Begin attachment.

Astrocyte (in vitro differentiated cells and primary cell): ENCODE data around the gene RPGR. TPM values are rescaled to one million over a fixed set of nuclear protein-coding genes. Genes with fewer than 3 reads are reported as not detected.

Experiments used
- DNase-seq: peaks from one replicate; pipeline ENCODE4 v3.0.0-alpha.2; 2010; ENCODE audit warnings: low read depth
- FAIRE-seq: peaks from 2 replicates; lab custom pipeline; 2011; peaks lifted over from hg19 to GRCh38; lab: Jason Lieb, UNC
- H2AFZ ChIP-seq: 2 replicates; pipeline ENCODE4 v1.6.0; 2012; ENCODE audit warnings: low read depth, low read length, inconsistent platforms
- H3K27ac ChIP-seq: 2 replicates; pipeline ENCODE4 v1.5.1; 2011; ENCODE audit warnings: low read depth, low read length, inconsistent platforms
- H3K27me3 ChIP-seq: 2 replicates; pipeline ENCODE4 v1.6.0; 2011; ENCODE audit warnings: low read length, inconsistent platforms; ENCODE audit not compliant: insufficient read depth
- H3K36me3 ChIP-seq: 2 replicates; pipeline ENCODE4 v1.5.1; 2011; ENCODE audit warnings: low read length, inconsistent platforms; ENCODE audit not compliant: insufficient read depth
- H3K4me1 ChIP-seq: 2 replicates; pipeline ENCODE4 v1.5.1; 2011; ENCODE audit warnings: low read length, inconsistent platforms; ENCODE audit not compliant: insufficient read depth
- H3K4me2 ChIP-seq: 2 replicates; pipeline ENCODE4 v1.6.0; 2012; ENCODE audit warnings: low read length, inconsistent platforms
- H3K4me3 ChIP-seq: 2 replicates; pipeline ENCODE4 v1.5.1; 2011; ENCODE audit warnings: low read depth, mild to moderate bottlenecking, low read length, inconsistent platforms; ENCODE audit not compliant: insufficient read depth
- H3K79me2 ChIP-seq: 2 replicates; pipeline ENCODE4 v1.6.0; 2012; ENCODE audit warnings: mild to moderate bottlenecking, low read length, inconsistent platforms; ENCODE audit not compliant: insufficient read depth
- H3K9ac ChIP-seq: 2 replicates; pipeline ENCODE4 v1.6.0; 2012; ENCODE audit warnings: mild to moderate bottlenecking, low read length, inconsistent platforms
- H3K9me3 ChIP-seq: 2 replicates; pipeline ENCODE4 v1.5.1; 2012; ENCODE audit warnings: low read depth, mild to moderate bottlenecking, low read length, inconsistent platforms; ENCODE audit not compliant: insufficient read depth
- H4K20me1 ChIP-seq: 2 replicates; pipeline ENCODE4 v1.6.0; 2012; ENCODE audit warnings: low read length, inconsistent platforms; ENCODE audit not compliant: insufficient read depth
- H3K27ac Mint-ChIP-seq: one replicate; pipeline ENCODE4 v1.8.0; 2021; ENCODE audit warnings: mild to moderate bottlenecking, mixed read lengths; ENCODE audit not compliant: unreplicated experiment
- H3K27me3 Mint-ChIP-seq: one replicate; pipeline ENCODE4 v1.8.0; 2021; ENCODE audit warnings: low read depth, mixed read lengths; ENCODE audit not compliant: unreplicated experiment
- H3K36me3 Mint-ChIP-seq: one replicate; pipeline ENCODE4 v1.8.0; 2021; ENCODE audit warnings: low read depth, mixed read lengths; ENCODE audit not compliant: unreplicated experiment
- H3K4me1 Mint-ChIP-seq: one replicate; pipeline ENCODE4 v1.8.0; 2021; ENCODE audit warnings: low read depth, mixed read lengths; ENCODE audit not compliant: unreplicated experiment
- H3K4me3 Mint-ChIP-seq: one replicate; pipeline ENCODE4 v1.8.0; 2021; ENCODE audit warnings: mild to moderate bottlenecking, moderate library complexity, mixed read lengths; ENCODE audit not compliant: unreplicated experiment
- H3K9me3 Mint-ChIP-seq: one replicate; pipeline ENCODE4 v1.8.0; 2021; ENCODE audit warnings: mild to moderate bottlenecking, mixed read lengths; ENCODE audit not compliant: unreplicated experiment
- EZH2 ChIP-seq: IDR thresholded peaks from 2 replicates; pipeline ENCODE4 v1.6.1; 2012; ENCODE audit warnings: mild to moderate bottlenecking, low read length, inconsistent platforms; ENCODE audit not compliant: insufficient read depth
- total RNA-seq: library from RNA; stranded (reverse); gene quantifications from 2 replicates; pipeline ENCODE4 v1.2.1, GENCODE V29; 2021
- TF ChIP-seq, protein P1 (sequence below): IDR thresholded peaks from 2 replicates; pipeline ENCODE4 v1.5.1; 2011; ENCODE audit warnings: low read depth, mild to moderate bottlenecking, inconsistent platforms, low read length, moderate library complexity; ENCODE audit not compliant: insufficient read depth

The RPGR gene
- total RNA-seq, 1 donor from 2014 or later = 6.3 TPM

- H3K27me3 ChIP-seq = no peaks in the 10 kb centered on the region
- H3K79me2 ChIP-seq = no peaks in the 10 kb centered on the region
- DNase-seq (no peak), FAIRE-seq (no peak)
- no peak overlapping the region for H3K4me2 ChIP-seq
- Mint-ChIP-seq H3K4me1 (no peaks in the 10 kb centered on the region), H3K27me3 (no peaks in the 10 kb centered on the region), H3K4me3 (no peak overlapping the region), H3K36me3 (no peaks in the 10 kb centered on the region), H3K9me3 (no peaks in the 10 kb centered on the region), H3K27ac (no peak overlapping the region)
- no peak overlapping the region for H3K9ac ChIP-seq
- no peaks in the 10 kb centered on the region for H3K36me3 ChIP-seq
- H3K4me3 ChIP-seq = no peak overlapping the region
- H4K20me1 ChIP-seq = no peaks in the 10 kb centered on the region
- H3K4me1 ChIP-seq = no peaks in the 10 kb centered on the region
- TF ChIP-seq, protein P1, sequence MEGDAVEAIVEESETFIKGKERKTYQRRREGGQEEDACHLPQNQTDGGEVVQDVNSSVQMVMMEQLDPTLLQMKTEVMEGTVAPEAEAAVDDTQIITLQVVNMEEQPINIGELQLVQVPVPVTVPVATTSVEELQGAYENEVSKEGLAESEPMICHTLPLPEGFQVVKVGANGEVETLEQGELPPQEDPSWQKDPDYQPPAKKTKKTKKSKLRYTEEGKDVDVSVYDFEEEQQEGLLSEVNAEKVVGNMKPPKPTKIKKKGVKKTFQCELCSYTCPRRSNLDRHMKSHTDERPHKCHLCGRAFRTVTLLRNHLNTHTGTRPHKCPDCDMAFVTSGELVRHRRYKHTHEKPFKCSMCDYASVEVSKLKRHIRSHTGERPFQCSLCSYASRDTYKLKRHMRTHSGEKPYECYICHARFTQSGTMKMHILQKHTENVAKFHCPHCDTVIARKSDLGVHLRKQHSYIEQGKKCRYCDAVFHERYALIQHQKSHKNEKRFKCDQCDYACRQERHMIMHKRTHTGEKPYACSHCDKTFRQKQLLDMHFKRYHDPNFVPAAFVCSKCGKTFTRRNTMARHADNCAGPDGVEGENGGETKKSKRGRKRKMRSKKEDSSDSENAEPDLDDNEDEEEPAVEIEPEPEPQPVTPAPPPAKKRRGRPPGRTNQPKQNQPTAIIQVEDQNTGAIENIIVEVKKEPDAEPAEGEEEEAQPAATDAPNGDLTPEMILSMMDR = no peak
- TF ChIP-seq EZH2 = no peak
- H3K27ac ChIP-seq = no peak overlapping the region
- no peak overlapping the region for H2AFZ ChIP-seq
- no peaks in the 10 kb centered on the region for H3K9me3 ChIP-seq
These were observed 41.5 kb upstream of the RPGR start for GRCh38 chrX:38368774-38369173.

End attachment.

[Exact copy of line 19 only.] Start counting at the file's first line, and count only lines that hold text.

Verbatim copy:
- H3K4me1 Mint-ChIP-seq: one replicate; pipeline ENCODE4 v1.8.0; 2021; ENCODE audit warnings: low read depth, mixed read lengths; ENCODE audit not compliant: unreplicated experiment